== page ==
The kitchen is the heart of the home, and it’s also the source of a lot of the home’s trash. Making adjustments to reduce the waste you create in your kitchen can have a big impact on your overall zero waste lifestyle. Here are some things you might consider as you start creating a zero waste kitchen:
- Replace paper towels/plastic wrap/aluminum foil/parchment paper
- Use food scraps to make more food
- Learn some common zero waste ingredient swaps
- When you want new kitchen gadgets, start at the thrift store
Replace paper towels/plastic wrap/aluminum foil/parchment paper
- Instead of buying paper towels, make rags by cutting up old clothes or sheets. I store a pile of rags next to an empty plastic box below the sink. When I use a rag to wipe up a mess, I just rinse it and toss it in the plastic box (or drape it over the side of the box, if the rag is still wet). On laundry day, the used rags go in the wash and then go right back into the rag pile. Sometimes I make a particularly sticky mess that I don’t want going in the laundry, so I’ll throw away the rag I use to clean it up… but the rag was from an old shirt I might have thrown away long before, and I never even touched a paper towel!
- There are lots of great uses for plastic wrap, so replacing plastic wrap can look lots of different ways. If you use plastic wrap to store leftovers, you can use plastic or glass containers, reusable beeswax wraps, or even just cloth napkins. If you are a baker and use plastic wrap to prove bread or prevent crusts on custard, firstly, can we be friends? And secondly, you can replace the plastic wrap with any plastic bags that you have around. For every loaf of bread you buy in a plastic sleeve, you can prove dozens more loaves in the reused packaging!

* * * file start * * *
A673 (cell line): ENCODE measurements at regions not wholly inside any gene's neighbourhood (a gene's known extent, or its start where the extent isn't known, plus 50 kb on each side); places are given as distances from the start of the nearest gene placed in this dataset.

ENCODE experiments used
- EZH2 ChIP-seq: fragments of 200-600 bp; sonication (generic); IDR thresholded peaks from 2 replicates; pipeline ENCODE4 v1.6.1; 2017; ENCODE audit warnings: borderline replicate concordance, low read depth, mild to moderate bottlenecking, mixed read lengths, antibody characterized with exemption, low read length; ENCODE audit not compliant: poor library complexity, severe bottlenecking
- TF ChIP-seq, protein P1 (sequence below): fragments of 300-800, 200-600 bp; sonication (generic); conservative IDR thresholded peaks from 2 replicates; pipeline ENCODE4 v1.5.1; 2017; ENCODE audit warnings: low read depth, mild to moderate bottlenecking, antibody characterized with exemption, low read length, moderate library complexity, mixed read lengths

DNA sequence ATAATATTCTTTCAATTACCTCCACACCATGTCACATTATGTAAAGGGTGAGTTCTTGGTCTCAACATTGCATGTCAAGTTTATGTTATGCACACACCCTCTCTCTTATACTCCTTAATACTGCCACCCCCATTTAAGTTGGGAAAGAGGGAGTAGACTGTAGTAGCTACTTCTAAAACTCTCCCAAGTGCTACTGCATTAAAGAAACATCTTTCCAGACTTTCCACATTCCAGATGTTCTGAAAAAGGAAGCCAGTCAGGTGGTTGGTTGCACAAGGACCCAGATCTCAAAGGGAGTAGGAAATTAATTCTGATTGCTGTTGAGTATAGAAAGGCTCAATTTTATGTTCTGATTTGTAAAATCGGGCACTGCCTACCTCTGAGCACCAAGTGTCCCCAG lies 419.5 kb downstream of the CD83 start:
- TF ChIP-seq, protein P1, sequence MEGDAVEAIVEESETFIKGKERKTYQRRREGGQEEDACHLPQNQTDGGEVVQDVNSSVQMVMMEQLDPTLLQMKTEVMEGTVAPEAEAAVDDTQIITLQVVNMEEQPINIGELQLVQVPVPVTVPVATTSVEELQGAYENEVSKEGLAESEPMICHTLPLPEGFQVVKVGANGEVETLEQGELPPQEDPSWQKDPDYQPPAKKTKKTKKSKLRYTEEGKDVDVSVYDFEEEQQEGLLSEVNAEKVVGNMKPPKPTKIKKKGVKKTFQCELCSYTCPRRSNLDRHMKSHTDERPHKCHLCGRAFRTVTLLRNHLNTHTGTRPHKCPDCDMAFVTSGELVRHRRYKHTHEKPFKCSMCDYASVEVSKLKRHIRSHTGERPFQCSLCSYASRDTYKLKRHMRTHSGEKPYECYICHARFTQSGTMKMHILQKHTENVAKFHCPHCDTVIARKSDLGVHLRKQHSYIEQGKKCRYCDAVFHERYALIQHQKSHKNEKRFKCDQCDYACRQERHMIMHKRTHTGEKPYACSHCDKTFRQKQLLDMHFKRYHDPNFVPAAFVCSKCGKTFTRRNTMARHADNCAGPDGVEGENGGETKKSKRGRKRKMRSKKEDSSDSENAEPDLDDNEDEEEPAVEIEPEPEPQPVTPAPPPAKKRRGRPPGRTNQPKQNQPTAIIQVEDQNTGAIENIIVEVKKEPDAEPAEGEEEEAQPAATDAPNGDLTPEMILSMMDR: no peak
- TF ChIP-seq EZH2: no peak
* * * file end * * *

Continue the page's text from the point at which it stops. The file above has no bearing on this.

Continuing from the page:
- Like plastic wrap, aluminum foil has lots of uses in the kitchen. Use zero-waste food storage tools like reusable containers and napkins instead of storing food in foil. A great replacement for cooking things in foil is a dutch oven. I don’t have a dutch oven, but I have two cake pans I can stack together to form a contraption good enough for roasting beets or baking potatoes, no foil needed. As a side note, aluminum foil has the added benefit of being easier to reuse than plastic wrap. I recently got some breakfast tacos wrapped in foil (so yummy, no regrets) and I reused the foil for roasting beets.
- Silicone mats are a common replacement for parchment paper, especially when it comes to baking or roasting things in the oven. I have a silicone mat that I love to use to bake scones or cookies, but it’s a pain to clean when I use it to roast vegetables covered in oil. In fact, I’ve decided that the best zero-waste replacement for parchment paper for me is actually just a glass baking pan and a steel wool sponge – turns out the mess I thought I was avoiding by using parchment paper wasn’t really that big at all. If there’s something you like to cook that requires parchment paper, just try it without the parchment paper (and maybe with a little extra non-stick oil) and see what happens!
Use food scraps to make more food
Not all food scraps need to go in the compost. There are many delicious opportunities we miss out on when we throw food away. Here are a few ideas of how you can make the most out of your food scraps:
- Make veggie broth: Keep some of the tastiest vegetable scraps in a separate container from your compost. Right now I’ve got a container of broccoli stems and carrot peels that I will soon boil with water and herbs to make a nice mild veggie broth. Zero Waste Chef describes this method in [this recipe – “Zero-Waste Vegetable Broth from Scraps”]